Saturday, July 29, 2006

A Brief History of the User Interface

This inspires me to write this...

A Brief History of the User Interface

In the beginning were mainframes and teletypes, the question mark prompt. Then came Commodore, Apple, Atari with screens 40 characters wide. Next, IBM, DOS and screens 80 characters wide. As far as user interface guideliness went, it was anarchy and everyone did everything differently. The Mac arrived, and with it came standardization. Hooray! The File and Edit menus are all the same in every application! Inspiration at Microsoft brought Windows.

The feature wars came and bloated the menus of applications beyond all comprehensible boundaries. In the aftermath, the only thing you could find were the File and Edit menus (with new and improved disappearing items designed to flummox Memory Game alumni and other freaks making mnemonic associations with spatial positioning). Customization became the hot new ticket, giving users the freedom to "unstandardize" their user interfaces in any way imaginable.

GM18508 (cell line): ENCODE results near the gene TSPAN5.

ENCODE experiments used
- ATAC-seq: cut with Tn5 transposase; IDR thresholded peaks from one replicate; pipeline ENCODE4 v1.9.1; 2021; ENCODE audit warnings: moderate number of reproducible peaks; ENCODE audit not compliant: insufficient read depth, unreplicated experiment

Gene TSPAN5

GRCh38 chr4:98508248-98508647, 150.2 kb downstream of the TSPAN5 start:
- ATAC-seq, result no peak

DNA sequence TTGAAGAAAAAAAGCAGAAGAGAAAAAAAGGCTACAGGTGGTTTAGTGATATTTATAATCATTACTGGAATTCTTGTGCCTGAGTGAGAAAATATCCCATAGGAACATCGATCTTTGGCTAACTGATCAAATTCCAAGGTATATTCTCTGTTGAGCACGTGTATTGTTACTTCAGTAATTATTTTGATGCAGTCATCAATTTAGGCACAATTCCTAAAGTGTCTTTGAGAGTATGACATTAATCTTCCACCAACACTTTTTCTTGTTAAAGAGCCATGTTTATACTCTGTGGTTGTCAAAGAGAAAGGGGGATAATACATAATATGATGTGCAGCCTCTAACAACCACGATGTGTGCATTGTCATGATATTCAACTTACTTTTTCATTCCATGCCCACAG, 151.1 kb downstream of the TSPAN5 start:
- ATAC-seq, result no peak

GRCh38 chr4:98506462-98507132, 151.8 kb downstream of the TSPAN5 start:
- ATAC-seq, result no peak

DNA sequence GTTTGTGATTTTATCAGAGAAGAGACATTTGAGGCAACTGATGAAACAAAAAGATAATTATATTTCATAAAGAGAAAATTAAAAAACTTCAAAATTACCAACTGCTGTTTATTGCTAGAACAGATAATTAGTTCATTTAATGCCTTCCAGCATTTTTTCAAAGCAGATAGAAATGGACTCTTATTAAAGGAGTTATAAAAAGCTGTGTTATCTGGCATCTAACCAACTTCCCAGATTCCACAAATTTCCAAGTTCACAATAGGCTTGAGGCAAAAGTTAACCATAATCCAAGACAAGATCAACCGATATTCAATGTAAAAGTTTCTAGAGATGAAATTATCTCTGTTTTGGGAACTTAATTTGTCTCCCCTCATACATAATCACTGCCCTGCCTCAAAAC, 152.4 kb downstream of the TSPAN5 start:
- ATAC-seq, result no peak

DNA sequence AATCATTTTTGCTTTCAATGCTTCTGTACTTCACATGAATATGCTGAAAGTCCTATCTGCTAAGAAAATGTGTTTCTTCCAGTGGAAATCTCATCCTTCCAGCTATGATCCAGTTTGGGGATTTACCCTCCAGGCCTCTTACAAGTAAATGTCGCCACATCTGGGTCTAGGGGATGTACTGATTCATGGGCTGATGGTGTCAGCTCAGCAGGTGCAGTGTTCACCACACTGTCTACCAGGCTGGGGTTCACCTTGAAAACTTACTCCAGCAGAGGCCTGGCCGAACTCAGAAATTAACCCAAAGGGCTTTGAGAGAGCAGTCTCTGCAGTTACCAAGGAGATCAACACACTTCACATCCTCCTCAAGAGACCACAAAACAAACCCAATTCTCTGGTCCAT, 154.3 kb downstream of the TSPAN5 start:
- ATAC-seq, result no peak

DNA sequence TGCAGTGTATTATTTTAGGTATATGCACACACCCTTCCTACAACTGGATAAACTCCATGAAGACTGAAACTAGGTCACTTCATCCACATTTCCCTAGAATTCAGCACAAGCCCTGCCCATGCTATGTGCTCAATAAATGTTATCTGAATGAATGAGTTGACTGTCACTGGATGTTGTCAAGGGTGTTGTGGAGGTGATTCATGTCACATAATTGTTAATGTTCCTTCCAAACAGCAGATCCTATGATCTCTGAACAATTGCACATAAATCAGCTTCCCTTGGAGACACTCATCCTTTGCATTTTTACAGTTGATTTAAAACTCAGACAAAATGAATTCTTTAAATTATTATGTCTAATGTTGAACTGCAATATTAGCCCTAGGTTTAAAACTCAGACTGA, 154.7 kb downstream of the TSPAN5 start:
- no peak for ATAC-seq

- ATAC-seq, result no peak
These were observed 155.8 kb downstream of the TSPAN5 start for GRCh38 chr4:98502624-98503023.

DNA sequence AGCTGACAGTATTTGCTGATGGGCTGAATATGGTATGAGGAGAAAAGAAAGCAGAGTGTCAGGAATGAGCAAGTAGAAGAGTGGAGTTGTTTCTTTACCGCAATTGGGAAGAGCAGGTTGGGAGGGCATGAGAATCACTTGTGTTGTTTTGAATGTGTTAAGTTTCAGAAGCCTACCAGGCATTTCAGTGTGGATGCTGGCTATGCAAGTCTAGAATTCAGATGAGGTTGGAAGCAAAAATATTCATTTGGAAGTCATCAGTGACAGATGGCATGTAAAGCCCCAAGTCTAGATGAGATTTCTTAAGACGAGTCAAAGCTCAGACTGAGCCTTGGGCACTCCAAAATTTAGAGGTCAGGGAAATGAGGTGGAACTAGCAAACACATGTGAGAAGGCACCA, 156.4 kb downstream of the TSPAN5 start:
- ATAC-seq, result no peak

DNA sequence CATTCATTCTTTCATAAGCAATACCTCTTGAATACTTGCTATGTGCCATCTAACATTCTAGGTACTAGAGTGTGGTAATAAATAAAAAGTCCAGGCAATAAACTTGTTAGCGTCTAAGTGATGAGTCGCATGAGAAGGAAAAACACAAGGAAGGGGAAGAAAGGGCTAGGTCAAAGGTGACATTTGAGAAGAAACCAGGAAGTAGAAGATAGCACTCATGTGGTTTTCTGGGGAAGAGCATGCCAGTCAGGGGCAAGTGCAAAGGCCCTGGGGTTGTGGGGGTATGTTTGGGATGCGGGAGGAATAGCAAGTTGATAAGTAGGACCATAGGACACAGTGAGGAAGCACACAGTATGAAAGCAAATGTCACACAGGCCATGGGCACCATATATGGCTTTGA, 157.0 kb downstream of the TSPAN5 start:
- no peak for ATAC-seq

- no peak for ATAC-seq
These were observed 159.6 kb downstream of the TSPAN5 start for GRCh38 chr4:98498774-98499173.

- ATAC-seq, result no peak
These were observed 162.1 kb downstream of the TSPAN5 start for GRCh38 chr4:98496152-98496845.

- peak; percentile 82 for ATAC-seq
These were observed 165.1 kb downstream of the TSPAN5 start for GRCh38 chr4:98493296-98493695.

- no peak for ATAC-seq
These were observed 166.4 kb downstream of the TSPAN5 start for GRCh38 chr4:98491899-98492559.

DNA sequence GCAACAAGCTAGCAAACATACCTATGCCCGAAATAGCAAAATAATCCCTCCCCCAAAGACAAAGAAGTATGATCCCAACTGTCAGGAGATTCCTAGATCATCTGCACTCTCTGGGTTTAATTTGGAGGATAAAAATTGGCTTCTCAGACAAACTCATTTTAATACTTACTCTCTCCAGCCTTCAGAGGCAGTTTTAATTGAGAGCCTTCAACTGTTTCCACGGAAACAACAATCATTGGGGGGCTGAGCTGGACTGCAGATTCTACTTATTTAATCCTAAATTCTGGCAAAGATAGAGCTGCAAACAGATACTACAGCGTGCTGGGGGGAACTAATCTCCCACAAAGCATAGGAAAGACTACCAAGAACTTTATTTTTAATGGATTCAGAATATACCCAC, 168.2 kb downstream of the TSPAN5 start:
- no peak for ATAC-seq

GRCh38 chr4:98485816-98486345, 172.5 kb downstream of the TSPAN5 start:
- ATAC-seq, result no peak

Experts continued to insist on standardization--at the same time reminding us that mature products diversify and succeed based on factors that are less technical and more emotional. And now things seem to be diverging more and more.

In the words of the eminent philosophers collectively known as Ratt...

Round and Round



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